When dealing with the death of a loved one, it often seems like there is an endless list of things to do. Apart from making necessary funeral arrangements, there are several other things that you need to take care of. This might not always be easy, considering that you would probably have to do all this while grieving.
The funeral arrangements should cover the type of funeral, choice of the cemetery (in case of a burial), and other relevant details. However, outside these arrangements, there is a need to notify specific organizations about the passing. We have helped to prepare a list of some of these organizations to make the task easier for you.
Banks have different policies for handling the closing of a decedent’s account. In most cases, a valid death certificate is required. Depending on the type of account, a bank might close the account completely in case of a single owner’s account or remove the decedent’s name in case of a joint account.
It is often recommended not to close a bank account too quickly after death, as funds might be required to cater to an outstanding bill or even funeral arrangements.
It is also essential to notify relevant credit reporting agencies upon a person’s death. This can either be done using the executor of a decedent’s estate or social security. Once a credit reporting agency has been notified, other agencies would most likely be notified by that one agency. The major requirements to report a death to credit reporting agencies include:
Once a person’s credit has been marked as “deceased”, it helps prevent identity theft and any other efforts to get credit approved in their name.
If the decedent was still employed at the time of death, ensure that their employer is formally notified. For organizations with death benefits, this would be required to initiate any insurance process or retirement funds which the decedent might be entitled to. A copy of the death certificate is often necessary in these proceedings.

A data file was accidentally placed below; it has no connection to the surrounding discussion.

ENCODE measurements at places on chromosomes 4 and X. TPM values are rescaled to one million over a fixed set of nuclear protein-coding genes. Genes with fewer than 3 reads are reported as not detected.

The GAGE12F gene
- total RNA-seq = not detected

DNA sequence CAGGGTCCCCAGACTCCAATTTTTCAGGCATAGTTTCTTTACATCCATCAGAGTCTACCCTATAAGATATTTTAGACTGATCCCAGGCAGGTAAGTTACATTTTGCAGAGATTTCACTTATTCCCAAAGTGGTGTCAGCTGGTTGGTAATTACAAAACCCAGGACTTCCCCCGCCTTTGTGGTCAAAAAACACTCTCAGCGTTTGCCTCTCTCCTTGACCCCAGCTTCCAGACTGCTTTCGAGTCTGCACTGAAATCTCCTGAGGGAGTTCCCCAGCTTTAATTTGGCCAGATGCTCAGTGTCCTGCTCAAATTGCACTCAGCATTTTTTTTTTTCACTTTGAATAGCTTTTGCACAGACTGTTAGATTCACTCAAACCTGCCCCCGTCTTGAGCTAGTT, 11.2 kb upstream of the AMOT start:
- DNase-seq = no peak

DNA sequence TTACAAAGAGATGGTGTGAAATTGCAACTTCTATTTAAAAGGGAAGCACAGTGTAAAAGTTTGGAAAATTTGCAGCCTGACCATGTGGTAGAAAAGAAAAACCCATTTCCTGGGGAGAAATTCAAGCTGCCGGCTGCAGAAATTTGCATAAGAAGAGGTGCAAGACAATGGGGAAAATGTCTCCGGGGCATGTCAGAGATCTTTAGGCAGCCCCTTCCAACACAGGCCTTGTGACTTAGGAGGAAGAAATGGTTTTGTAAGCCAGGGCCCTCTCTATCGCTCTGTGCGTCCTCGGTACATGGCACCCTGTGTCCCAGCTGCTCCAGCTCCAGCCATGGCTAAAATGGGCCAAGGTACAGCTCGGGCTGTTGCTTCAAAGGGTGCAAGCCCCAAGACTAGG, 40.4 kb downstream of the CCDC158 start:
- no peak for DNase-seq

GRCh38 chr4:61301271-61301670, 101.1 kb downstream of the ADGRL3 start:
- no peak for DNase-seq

If the decedent had a retirement fund or was receiving a pension, you should also contact the fund to notify them of the death. If you are a spouse or a specified beneficiary, you might be able to access continued benefits with the necessary details and documents. This also applies to insurance companies.
It is also important to notify loan companies when the person responsible for a loan dies. Whether secured or unsecured, loans are to be paid out of a decedent’s estate. If the estate does not cover your loan, then you should get in touch with an attorney to get a better clarification on what your obligations are towards the loan as next of kin.
Depending on the decedent’s affiliation, there might also be a need to notify some professional associations, utility companies, tax companies, subscriptions, and other services. You might also choose to notify social media control if you wish to take down their accounts.
For organizations involved in making funeral arrangements, you might need to process the notice before the funeral. Out of courtesy, some of these organizations might even be represented at the funeral e.g., professional associations, clubs, etc. This might require you to indicate the cemetery or any other funeral arrangements required in the notice.
While these tasks may seem daunting, knowing what you need to do in the future can help you prepare.
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